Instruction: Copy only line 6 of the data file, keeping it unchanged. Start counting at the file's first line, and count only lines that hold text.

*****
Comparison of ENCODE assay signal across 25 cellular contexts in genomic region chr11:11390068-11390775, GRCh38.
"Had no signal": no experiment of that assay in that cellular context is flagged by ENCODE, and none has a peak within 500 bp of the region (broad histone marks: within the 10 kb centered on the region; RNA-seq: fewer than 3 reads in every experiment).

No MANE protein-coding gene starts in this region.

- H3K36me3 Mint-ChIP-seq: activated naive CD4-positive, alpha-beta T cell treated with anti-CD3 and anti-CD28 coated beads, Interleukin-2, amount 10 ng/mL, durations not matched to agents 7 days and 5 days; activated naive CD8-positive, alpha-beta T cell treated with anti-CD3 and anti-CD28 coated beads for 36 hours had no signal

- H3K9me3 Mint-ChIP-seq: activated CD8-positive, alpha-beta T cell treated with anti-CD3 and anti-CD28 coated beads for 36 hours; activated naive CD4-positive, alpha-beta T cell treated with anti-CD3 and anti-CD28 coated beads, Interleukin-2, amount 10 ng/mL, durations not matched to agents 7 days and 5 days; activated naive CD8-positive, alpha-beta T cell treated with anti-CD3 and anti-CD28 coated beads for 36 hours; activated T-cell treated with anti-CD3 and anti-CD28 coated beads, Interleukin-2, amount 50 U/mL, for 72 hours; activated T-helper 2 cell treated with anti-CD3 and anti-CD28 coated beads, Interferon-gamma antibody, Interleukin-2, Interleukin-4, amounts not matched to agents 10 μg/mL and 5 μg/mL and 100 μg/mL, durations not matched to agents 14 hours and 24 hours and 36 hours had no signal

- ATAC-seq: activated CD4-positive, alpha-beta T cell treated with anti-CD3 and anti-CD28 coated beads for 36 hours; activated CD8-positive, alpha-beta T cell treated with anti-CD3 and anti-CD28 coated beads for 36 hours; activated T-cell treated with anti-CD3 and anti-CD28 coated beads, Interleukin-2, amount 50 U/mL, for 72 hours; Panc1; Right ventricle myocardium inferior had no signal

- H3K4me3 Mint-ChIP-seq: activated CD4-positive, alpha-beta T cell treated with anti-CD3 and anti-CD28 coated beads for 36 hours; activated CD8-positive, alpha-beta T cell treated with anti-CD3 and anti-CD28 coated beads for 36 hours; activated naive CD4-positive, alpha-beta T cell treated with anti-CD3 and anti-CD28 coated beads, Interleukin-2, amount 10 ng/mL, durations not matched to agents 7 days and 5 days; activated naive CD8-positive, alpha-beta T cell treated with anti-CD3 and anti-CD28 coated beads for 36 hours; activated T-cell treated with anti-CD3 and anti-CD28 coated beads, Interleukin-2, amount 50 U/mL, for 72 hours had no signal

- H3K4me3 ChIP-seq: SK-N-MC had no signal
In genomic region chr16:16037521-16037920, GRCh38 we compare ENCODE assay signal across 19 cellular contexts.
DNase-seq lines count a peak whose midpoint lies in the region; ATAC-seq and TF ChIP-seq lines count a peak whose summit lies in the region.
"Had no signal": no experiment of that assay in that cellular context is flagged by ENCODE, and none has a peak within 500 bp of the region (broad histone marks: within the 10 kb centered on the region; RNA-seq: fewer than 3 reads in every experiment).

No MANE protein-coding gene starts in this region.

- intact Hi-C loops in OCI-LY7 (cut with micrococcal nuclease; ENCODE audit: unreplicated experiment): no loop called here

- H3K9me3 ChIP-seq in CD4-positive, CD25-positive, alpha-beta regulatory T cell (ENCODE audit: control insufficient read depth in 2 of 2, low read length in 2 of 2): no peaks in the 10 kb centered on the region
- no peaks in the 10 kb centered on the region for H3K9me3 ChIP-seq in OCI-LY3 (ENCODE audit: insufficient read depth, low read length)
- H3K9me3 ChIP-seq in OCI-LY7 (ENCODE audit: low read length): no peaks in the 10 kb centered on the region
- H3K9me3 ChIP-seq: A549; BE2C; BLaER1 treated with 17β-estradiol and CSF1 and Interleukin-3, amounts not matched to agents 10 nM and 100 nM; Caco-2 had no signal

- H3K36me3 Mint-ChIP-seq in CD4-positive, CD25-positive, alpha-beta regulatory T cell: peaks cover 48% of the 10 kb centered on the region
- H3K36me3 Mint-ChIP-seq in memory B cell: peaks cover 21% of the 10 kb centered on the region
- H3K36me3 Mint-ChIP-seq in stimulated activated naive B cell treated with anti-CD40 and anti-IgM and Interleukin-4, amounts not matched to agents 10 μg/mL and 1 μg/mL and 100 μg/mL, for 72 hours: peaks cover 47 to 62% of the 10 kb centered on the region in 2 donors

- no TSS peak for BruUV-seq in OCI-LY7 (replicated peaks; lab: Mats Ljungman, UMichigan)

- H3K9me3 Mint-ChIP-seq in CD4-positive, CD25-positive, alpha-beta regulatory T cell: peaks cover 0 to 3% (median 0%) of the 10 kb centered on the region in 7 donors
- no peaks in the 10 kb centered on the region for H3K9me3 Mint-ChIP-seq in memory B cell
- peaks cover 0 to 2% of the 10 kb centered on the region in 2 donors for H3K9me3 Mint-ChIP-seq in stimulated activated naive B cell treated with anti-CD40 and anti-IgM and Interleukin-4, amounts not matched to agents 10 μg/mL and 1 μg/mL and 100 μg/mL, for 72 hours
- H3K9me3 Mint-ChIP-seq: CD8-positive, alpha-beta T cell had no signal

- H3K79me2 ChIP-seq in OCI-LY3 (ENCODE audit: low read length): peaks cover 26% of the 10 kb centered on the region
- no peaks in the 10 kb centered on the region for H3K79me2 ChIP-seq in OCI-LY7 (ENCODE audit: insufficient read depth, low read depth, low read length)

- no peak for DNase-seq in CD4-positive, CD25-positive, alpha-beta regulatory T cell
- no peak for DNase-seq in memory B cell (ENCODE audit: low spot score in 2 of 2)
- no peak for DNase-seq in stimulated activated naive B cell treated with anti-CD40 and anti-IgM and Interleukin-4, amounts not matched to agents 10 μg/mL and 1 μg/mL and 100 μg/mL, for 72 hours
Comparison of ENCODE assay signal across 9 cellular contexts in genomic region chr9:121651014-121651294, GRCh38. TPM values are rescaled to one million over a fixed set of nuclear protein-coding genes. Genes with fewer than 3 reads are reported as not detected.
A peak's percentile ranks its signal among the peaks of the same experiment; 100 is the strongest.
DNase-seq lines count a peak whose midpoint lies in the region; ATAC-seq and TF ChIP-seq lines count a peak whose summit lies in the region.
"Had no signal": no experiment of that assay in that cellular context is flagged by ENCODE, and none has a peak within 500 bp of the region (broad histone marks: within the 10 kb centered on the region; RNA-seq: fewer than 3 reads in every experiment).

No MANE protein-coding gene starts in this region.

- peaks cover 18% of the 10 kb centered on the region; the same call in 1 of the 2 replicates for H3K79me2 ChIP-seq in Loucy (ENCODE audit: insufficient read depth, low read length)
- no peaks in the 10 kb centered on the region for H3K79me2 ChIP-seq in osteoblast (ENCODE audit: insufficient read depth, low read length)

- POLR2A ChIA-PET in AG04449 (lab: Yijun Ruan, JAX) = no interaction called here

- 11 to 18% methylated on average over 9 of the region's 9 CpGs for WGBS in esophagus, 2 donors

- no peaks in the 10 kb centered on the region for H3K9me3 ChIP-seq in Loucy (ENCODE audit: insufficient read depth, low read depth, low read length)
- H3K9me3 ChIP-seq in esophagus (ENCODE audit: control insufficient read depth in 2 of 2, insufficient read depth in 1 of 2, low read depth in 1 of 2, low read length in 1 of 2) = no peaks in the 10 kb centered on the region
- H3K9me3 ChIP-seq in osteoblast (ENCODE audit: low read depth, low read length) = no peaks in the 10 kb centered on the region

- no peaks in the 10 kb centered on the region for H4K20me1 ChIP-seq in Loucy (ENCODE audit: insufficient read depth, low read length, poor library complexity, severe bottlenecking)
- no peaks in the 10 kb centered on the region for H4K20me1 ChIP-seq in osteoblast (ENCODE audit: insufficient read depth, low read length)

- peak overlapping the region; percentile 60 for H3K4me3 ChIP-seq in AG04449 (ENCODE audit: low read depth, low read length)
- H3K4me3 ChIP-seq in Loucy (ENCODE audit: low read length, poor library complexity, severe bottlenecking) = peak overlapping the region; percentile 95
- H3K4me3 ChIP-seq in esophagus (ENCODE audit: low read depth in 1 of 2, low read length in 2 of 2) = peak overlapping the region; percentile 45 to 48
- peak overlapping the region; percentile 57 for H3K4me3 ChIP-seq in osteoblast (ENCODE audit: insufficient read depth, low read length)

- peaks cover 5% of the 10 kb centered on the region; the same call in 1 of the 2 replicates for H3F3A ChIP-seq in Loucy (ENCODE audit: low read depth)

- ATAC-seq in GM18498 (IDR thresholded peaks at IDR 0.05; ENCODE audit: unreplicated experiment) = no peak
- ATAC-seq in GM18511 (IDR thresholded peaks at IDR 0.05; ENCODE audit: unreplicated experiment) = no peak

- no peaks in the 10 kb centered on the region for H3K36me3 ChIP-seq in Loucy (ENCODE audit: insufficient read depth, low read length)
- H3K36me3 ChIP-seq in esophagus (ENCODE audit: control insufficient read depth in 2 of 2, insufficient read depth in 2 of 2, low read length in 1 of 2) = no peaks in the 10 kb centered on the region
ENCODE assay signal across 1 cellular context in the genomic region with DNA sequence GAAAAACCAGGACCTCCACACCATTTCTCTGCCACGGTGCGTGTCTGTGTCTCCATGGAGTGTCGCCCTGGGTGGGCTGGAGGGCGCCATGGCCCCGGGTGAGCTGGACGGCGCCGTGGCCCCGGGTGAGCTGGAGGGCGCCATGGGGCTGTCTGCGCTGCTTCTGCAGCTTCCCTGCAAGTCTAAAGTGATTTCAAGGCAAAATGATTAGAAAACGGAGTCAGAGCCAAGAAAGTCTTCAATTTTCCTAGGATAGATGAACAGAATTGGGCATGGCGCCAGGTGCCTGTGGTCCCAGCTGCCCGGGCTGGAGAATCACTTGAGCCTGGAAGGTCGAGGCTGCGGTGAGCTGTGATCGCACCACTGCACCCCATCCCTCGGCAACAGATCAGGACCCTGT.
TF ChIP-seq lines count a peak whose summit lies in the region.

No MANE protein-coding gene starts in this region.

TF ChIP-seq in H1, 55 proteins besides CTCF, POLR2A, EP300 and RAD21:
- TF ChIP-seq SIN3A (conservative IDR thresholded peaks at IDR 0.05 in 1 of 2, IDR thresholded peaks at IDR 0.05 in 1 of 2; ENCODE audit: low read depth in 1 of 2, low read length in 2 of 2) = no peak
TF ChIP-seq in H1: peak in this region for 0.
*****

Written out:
- ATAC-seq: activated CD4-positive, alpha-beta T cell treated with anti-CD3 and anti-CD28 coated beads for 36 hours; activated CD8-positive, alpha-beta T cell treated with anti-CD3 and anti-CD28 coated beads for 36 hours; activated T-cell treated with anti-CD3 and anti-CD28 coated beads, Interleukin-2, amount 50 U/mL, for 72 hours; Panc1; Right ventricle myocardium inferior had no signal